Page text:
A re-elected Coalition government would pour a further $454 million into the Loyal Wingman autonomous aerial vehicle program being developed by the Royal Australian Air Force and Boeing.
The investment would add to the $150 million the government has already made in the program which began in 2017 and has produced the first Australian-built military combat aircraft in 50 years.
At the Coalition’s official campaign launch in Queensland on Sunday, Prime Minister Scott Morrison made the commitment, saying it would lead to more unmanned vehicles to support manned aircraft to conduct air combat, reconnaissance and surveillance missions.
“The investment will fund the build of a further seven aircraft and the establishment of more than 120 additional highly skilled engineering and other technology jobs, particularly, right here in Brisbane,” Mr Morrison said.
Known as “Ghost Bats”, the autonomous vehicles are already in testing, with a purpose built manufacturing facility to be established in Toowoomba with support from the state Labor government.
The uncrewed aircraft are considered a “pathfinder for the integration of autonomous systems and artificial intelligence to create smart human-machine teams” by the Royal Australian Air Force.
A Ghost Bat is expected to have a range of more than 3,700 kilometers and has been designed to fly as a partner with crewed Air Force platforms. Defence wants to use the vehicles to further investigate things like automation and autonomy, artificial intelligence, and human machine teaming concepts.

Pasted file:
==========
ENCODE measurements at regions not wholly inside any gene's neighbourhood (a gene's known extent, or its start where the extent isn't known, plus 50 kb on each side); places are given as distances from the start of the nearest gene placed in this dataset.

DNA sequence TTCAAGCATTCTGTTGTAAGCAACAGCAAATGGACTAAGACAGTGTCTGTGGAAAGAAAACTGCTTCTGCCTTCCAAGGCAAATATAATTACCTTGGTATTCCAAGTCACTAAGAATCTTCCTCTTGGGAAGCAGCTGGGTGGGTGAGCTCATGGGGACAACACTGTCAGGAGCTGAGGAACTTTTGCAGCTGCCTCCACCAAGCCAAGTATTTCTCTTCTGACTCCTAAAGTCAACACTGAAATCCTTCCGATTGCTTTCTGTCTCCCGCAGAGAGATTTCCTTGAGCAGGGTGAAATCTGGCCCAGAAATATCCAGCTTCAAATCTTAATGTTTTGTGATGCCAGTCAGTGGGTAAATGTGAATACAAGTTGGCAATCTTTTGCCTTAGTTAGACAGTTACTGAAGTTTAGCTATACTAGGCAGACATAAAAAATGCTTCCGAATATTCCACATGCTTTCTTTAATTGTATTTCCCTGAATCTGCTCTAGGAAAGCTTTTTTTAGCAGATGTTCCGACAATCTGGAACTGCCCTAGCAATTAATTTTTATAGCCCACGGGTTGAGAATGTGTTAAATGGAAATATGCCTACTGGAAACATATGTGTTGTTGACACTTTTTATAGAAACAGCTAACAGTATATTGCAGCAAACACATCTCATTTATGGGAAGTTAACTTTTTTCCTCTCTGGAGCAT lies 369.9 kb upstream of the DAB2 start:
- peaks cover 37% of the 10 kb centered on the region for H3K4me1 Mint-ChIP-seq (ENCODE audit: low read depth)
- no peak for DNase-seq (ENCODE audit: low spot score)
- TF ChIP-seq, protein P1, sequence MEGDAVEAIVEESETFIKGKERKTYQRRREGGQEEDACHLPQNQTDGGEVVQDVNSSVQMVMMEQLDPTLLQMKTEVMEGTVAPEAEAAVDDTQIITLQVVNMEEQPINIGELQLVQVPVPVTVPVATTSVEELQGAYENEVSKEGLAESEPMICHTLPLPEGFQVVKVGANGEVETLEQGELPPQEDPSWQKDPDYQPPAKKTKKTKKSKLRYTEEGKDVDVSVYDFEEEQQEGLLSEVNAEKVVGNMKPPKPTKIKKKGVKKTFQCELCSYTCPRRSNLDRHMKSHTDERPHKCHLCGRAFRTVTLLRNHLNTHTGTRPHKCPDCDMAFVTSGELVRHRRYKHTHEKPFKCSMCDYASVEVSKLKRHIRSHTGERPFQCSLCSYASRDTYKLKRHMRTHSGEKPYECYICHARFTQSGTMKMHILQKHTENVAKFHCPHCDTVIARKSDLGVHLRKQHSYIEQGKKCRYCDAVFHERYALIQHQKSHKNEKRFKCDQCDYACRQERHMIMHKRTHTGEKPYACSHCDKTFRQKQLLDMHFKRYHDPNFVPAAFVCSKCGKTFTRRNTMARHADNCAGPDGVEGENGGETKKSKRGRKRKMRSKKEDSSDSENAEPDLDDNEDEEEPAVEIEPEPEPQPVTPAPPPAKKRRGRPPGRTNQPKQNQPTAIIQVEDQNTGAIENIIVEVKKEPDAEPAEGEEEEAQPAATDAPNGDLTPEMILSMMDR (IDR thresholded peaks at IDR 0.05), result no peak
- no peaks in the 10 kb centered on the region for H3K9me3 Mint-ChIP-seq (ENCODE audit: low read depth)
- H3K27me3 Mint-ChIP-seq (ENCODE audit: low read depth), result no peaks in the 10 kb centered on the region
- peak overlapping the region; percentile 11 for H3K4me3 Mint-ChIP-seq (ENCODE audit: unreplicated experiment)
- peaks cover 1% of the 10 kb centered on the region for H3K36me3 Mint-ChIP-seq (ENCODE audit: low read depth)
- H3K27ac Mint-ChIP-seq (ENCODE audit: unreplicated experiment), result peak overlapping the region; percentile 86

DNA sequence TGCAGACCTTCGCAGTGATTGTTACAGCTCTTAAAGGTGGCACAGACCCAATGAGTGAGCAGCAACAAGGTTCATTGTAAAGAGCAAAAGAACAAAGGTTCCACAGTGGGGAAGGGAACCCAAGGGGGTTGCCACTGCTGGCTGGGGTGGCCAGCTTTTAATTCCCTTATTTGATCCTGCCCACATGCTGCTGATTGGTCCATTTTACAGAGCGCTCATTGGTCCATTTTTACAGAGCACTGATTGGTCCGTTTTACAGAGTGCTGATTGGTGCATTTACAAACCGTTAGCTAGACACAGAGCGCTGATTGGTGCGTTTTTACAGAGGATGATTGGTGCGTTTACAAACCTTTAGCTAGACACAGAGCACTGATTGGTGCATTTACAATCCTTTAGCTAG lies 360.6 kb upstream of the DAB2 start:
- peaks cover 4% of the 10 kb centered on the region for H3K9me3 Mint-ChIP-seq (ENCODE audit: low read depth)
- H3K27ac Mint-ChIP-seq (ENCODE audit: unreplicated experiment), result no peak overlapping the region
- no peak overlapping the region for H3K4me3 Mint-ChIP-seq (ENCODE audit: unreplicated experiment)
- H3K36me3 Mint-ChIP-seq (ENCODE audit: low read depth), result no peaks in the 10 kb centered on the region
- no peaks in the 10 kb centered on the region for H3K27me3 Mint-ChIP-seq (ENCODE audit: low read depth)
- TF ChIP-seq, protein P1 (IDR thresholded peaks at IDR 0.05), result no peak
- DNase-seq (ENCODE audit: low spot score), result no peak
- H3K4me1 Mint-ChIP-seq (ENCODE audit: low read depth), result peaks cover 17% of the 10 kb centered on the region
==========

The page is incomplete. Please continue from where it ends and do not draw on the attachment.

The Coalition said its added investment will see the aircraft in service by 2025.
The project will also be supported by a new Advanced Defence Aerospace Manufacturing Network led by Boeing, which received a $34 million federal government grant last month to pull together 10 small to medium-sized aerospace companies to develop new technology and parts for Defence aircraft.
Defence minister Peter Dutton said over 70 per cent of each Loyal Wingman aircraft will be sourced, designed and manufactured in Australia.
“This investment will more than double the Australian workforce directly associated with the program, generating a significant number of advanced engineering and high-tech jobs in the aviation and Defence advanced technologies sectors, particularly in Brisbane.” Mr Dutton said in a statement.
“In addition to the direct engagement with Boeing Defence Australia, our investment will see the program expand to support engagement of an additional 46 Australian companies, alongside international partners and allies.”
The first test flight of a Ghost Bat took place in February last year. A second Aircraft has been built, with a third being prepared for more tests later this year.
Mr Dutton said the aircraft was based on shared technology from US partners and the vehicles would be interoperable with allies in the region and a potential export market for Australia.
Do you know more? Contact James Riley via Email.